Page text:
There are a couple of managers in the game these days that for whatever reason are seen as complete laughing stocks within the football community. Granted, a lot of the time these reputations are there because of a disastrous time at a particular club that haunts them wherever they go. If you want proof, ask any fan who has just lost their manager if they would like big Sam Allardyce to come in and take over? You best run for the hills after that because you will be met with dog’s abuse.
Carrying on the theme, the mood on Tyneside would have taken a nosedive after it was mentioned Steve Bruce was set to take over as Newcastle manager in the summer. In fact, if you are looking for a way to ruin the day of a football fan just say either Mark Hughes, Alan Pardew or Tony Pulis are in the running to take over as manager of their club.
Now, one name that has been lumped in with these unpopular managers is David Moyes but could that be a bit unfair on the Scot? Before he was announced as Manchester United manager, Moyes was seen as the new messiah after what he had done at Everton. The 56-year-old turned the Toffees into mainstays of the Premier League and oversaw 219 wins in 516 games.
David Moyes reflects on his 11 years in charge of Everton ðŸ”µ pic.twitter.com/1ubZMeAHYU
— The Coaches’ Voice (@CoachesVoice) December 5, 2019
Moyes’ reputation, however, of the new kid on the block and football innovator has long since disappeared after his catastrophic spell at Manchester United. It shouldn’t be forgotten that under Sir Alex Ferguson, United were the very best team in England and had bullied opposition clubs for years on end, so when they began to unravel under Moyes, there was a great deal of satisfaction from supporters of other clubs.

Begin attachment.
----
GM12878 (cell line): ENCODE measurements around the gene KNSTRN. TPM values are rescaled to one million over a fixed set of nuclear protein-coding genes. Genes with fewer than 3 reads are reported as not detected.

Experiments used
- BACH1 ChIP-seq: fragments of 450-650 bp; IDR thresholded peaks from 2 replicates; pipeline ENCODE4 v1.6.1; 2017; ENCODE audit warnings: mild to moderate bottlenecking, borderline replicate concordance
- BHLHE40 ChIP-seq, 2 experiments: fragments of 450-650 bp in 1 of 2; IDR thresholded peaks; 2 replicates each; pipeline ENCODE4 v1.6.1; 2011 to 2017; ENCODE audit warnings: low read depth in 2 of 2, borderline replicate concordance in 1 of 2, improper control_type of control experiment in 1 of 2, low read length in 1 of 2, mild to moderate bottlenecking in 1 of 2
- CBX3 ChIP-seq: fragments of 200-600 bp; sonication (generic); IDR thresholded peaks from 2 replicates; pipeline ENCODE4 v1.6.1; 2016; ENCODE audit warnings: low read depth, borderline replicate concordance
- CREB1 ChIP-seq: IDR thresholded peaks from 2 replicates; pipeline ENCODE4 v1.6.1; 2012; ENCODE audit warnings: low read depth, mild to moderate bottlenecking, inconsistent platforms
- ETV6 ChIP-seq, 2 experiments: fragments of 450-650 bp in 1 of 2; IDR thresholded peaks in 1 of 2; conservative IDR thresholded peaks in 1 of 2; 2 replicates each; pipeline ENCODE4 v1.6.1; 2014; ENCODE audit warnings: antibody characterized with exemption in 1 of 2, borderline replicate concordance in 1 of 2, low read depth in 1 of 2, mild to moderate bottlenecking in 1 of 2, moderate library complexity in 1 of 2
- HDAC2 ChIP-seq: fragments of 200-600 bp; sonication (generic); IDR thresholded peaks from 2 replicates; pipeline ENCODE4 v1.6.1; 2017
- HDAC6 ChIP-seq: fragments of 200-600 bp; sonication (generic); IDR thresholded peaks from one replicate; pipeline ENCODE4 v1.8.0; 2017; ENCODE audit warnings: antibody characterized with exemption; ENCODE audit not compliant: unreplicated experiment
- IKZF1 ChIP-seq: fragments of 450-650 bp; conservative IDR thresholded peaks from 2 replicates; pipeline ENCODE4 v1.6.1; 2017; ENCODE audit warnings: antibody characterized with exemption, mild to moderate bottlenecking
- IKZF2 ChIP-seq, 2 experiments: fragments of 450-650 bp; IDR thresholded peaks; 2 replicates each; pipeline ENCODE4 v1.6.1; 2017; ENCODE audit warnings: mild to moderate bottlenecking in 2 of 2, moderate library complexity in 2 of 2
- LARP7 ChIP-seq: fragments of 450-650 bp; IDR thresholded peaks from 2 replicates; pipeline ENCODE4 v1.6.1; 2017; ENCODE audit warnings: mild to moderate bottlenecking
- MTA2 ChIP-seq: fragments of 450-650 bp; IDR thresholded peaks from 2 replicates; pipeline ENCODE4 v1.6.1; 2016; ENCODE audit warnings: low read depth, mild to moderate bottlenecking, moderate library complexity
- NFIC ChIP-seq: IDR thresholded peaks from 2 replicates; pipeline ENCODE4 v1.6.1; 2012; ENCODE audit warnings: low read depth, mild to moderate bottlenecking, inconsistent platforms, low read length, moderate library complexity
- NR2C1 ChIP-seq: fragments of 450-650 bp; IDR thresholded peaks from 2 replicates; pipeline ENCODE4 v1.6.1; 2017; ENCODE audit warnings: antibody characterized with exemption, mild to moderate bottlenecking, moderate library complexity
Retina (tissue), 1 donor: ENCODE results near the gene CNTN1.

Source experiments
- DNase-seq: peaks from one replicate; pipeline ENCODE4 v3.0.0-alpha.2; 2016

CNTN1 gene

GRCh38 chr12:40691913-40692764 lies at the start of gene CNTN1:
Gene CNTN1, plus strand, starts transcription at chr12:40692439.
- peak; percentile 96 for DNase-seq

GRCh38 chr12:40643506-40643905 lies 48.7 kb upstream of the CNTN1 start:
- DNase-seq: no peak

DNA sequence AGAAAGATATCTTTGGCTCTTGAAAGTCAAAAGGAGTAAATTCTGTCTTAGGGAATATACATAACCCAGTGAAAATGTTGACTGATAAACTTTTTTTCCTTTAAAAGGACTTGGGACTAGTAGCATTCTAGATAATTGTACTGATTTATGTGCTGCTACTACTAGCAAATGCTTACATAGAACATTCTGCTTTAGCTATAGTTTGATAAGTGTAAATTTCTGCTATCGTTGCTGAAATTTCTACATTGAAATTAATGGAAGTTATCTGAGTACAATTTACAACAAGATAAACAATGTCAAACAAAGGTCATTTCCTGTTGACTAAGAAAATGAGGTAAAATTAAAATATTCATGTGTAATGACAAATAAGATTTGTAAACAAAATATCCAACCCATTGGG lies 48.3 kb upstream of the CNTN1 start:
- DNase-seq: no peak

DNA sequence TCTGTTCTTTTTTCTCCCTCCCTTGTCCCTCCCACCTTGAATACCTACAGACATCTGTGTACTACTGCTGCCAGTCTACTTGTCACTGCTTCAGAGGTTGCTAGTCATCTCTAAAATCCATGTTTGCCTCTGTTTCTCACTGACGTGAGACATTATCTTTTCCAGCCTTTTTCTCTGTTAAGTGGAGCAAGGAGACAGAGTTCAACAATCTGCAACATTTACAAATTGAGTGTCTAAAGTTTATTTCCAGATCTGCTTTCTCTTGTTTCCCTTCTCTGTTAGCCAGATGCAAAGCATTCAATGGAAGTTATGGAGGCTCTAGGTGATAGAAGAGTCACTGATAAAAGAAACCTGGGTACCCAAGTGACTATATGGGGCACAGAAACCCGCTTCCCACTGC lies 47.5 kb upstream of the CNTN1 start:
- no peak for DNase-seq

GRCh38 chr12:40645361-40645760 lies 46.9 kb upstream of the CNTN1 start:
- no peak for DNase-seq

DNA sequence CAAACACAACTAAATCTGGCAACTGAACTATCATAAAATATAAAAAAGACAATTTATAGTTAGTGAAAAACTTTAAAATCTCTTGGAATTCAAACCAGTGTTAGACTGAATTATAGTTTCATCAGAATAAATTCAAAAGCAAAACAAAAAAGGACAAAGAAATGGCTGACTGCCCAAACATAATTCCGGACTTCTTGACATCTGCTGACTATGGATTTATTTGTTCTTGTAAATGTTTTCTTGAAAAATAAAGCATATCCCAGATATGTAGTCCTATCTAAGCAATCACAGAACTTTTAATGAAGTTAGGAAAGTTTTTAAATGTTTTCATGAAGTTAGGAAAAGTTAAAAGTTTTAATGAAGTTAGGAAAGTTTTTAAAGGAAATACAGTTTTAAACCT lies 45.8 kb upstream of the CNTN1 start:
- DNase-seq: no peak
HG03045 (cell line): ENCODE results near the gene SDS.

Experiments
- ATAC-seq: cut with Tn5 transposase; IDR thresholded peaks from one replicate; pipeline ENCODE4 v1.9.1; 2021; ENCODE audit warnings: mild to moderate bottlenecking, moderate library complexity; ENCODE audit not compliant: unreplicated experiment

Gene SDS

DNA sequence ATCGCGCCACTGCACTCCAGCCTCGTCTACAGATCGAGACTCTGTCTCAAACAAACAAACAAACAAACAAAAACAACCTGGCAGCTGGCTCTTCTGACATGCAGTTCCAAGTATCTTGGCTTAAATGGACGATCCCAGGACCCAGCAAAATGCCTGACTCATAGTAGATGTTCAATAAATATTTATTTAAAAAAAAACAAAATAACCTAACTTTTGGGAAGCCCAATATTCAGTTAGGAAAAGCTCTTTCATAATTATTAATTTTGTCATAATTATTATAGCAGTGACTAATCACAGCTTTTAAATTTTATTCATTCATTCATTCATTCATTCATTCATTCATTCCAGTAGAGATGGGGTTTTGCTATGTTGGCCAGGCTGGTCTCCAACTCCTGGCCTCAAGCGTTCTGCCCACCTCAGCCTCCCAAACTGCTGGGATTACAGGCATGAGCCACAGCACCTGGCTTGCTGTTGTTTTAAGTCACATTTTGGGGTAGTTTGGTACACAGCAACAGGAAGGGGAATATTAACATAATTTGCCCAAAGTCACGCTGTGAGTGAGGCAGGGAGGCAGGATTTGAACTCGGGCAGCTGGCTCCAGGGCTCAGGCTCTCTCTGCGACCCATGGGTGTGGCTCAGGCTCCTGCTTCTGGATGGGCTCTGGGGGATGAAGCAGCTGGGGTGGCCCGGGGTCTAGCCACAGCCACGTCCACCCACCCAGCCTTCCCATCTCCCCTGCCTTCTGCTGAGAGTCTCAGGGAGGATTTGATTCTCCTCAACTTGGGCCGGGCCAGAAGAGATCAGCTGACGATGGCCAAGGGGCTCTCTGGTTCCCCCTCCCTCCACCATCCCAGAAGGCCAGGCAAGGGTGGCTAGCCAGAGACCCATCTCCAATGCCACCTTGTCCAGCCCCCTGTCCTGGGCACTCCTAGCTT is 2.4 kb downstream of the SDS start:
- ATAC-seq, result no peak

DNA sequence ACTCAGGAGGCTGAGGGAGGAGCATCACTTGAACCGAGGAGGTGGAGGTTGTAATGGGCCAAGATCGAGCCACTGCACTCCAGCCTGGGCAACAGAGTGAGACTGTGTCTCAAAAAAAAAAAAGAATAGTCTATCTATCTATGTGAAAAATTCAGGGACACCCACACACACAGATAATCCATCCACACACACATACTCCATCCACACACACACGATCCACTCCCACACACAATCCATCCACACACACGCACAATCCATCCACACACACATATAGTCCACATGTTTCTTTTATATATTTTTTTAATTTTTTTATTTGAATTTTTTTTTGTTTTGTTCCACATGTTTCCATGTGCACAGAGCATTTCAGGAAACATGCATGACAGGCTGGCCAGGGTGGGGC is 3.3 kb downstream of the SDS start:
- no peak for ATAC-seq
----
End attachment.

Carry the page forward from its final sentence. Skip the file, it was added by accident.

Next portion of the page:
The world couldn’t believe that the mighty Manchester United were being beaten with regularity and aimed their ridicule at David Moyes. We know now that no United manager has won the Premier League since Ferguson retired and it has been more than just David Moyes who has struggled there.
The difference now is that the Manchester United board are slightly more patient than they were in 2014. Would they have stood idly by had Ole Gunnar Solskjaer been in charge back then and suffered the calamitous run of results that culminated with United being beaten by relegated Cardiff on the last day of the 2018/2019 season?
Sure Moyes hasn’t exactly thrived in the other opportunities given to him but he’s never been handed the keys to the manager’s office of a great club since being fired by Manchester United.
That may change soon now that Everton have sacked Marco Silva as he left the club in the relegation places, although the win over Chelsea, under the guidance of Duncan Ferguson, has catapulted them into 14th place.Their Premier League odds of 13/1 to be relegated have only risen since Silva left after gradually shortening during his tenure this season. Moyes’ name has been in the hat for some time but the Everton faithful seem to be recoiling at the idea.
That’s not to say they don’t have a leg to stand given Moyes’ only remit back in the early 2000s was to keep Everton from relegation and it’s fair to say that they expect a great deal more now.
Sadly for the Toffees, they are currently in a sticky situation sitting just two points above the relegation places and need a man who is willing to save them from going down. This could be the perfect opportunity for both Moyes and Everton to enjoy a second wind and finish what they started all those years ago.